BRIGHTNESS-6 ::= 0b0110
BRIGHTNESS-7 ::= 0b0111
BRIGHTNESS-8 ::= 0b1000
BRIGHTNESS-9 ::= 0b1001
BRIGHTNESS-10 ::= 0b1010
BRIGHTNESS-11 ::= 0b1011
BRIGHTNESS-12 ::= 0b1100
BRIGHTNESS-13 ::= 0b1101
BRIGHTNESS-14 ::= 0b1110
BRIGHTNESS-15 ::= 0b1111

CONTRAST-0 ::=  0b0000_0000
CONTRAST-1 ::=  0b0001_0000
CONTRAST-2 ::=  0b0010_0000
CONTRAST-3 ::=  0b0011_0000
CONTRAST-4 ::=  0b0100_0000
CONTRAST-5 ::=  0b0101_0000
CONTRAST-6 ::=  0b0110_0000
CONTRAST-7 ::=  0b0111_0000
CONTRAST-8 ::=  0b1000_0000
CONTRAST-9 ::=  0b1001_0000
CONTRAST-10 ::= 0b1010_0000
CONTRAST-11 ::= 0b1011_0000
CONTRAST-12 ::= 0b1100_0000
CONTRAST-13 ::= 0b1101_0000
CONTRAST-14 ::= 0b1110_0000
CONTRAST-15 ::= 0b1111_0000```

We only have the operations `read_register` and `write_register`, but we want to adjust the two values independently:

```class MyDevice extends OneRegisterDevice:

// Constructor...

get-brightness -> int:
reg := read-register
return reg & BRIGHTNESS-MASK_

get-contrast -> int:
reg := read-register
return reg & CONTRAST_MASK_

set-brightness brightness/int -> none:
reg := read-register
// Remove the old brightness with the mask.
reg &= ~BRIGHTNESS-MASK_
// Insert the new brightness with the "or" operation.
reg |= brightness
// Write back the old contrast and the new brightness.
write-register reg

set-contrast contrast/int -> none:
reg := read-register
// Remove the old brightness with the mask.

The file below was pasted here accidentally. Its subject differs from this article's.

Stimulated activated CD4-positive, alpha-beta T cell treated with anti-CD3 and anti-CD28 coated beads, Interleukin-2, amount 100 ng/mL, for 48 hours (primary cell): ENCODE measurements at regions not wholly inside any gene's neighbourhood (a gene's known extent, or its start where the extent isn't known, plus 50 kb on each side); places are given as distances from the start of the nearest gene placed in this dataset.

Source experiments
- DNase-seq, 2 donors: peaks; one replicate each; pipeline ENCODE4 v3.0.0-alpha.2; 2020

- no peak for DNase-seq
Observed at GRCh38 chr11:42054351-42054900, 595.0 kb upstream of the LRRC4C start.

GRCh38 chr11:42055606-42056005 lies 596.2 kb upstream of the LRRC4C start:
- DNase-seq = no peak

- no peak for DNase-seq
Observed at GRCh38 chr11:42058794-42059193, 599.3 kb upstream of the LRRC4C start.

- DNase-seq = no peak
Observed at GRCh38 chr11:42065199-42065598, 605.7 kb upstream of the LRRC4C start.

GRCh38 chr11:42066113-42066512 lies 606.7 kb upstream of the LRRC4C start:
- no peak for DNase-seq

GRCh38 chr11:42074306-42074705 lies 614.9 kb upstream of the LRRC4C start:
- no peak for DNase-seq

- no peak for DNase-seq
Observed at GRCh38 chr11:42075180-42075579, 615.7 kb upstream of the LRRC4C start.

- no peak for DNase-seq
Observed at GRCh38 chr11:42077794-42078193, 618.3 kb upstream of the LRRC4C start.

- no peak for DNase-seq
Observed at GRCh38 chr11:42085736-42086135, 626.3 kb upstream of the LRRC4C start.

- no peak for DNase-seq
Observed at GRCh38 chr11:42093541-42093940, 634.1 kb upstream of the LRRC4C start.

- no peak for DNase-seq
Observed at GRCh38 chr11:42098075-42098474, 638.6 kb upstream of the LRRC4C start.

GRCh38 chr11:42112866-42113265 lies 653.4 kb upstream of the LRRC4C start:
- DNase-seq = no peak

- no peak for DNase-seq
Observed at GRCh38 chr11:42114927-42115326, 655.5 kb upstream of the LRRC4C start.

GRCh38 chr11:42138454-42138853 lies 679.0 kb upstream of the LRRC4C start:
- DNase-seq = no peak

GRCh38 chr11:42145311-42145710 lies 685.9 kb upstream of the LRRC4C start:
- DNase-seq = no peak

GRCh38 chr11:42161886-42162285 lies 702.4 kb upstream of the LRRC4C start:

reg &= ~CONTRAST-MASK_
// Insert the new contrast with the "or" operation.
reg |= contrast
// Write back the new contrast and the old brightness.
write-register reg

BRIGHTNESS-MASK_ ::= 0b0000_1111
CONTRAST-MASK_   ::= 0b1111_0000```

## Using the shift operations

In the example above, the user of the driver could choose between 16 discrete contrast levels, but perhaps the user wants to do a calculation. In that case they have perhaps calculated number between 0 and 15, and would like to use that. We can do that with the help of the shift operators, "<<" and ">>".

The shift operations move the bits of a binary number around. For example, the ">>" operator moves them to the right.

```value :=        0b00101000000
value = value >> 3
// Now value == 0b00000101000
value <<= 4
// Now value == 0b01010000000```

Using this operation we could rewrite our MyDevice to take values from 0 to 15 instead of the constants:

```class MyDevice extends OneRegisterDevice:
// Constructors...

/// Get the current brightness from 0-15.
get-brightness -> int:
reg := read-register
return (reg & BRIGHTNESS-MASK_) >> BRIGHTNESS-SHIFT_

/// Get the current contrast from 0-15.
get-contrast -> int:
reg := read-register
return (reg & CONTRAST-MASK_) >> CONTRAST-SHIFT_

/// Set the current brightness from 0-15.
set-brightness brightness/int -> none:
assert: 0 <= brightness <= 15
reg := read-register
// Remove the old brightness with the mask.
reg &= ~BRIGHTNESS-MASK_
// Insert the new brightness with the "or" operation.
reg |= brightness << BRIGHTNESS-SHIFT_
// Write back the old contrast and the new brightness.
write-register reg

/// Set the current contrast from 0-15.
set-contrast contrast/int -> none:
assert: 0 <= contrast <= 15
reg := read-register
// Remove the old contrast with the mask.
reg &= ~CONTRAST-MASK_
// Insert the new contrast with the "or" operation.
reg |= contrast << CONTRAST-SHIFT_
// Write back the new contrast and the old brightness.
write-register reg

// The brightness is stored in the low 4 bits, and the
// contrast is stored in the high 4 bits.
BRIGHTNESS-MASK_  ::= 0b0000_1111
CONTRAST-MASK_    ::= 0b1111_0000
BRIGHTNESS-SHIFT_ ::= 0
CONTRAST-SHIFT_   ::= 4```